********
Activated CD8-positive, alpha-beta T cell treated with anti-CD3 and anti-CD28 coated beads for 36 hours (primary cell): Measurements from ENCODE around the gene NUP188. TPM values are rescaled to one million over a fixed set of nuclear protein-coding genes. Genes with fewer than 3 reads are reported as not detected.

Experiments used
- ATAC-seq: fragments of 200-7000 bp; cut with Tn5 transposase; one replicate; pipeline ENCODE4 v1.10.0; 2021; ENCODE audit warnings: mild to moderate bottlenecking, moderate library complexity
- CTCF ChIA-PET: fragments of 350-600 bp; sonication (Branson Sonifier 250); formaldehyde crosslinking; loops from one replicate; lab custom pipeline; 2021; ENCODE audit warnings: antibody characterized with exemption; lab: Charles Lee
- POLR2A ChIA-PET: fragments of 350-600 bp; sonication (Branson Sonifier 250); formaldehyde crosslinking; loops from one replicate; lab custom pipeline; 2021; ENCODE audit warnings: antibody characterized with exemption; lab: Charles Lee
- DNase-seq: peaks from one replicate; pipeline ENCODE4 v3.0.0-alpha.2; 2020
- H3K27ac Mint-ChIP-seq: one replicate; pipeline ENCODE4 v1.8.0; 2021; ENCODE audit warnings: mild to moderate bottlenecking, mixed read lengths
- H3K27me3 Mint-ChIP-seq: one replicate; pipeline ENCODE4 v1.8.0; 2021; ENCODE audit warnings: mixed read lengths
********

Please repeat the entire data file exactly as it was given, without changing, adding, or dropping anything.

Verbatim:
Activated CD8-positive, alpha-beta T cell treated with anti-CD3 and anti-CD28 coated beads for 36 hours (primary cell): Measurements from ENCODE around the gene NUP188. TPM values are rescaled to one million over a fixed set of nuclear protein-coding genes. Genes with fewer than 3 reads are reported as not detected.

Experiments used
- ATAC-seq: fragments of 200-7000 bp; cut with Tn5 transposase; one replicate; pipeline ENCODE4 v1.10.0; 2021; ENCODE audit warnings: mild to moderate bottlenecking, moderate library complexity
- CTCF ChIA-PET: fragments of 350-600 bp; sonication (Branson Sonifier 250); formaldehyde crosslinking; loops from one replicate; lab custom pipeline; 2021; ENCODE audit warnings: antibody characterized with exemption; lab: Charles Lee
- POLR2A ChIA-PET: fragments of 350-600 bp; sonication (Branson Sonifier 250); formaldehyde crosslinking; loops from one replicate; lab custom pipeline; 2021; ENCODE audit warnings: antibody characterized with exemption; lab: Charles Lee
- DNase-seq: peaks from one replicate; pipeline ENCODE4 v3.0.0-alpha.2; 2020
- H3K27ac Mint-ChIP-seq: one replicate; pipeline ENCODE4 v1.8.0; 2021; ENCODE audit warnings: mild to moderate bottlenecking, mixed read lengths
- H3K27me3 Mint-ChIP-seq: one replicate; pipeline ENCODE4 v1.8.0; 2021; ENCODE audit warnings: mixed read lengths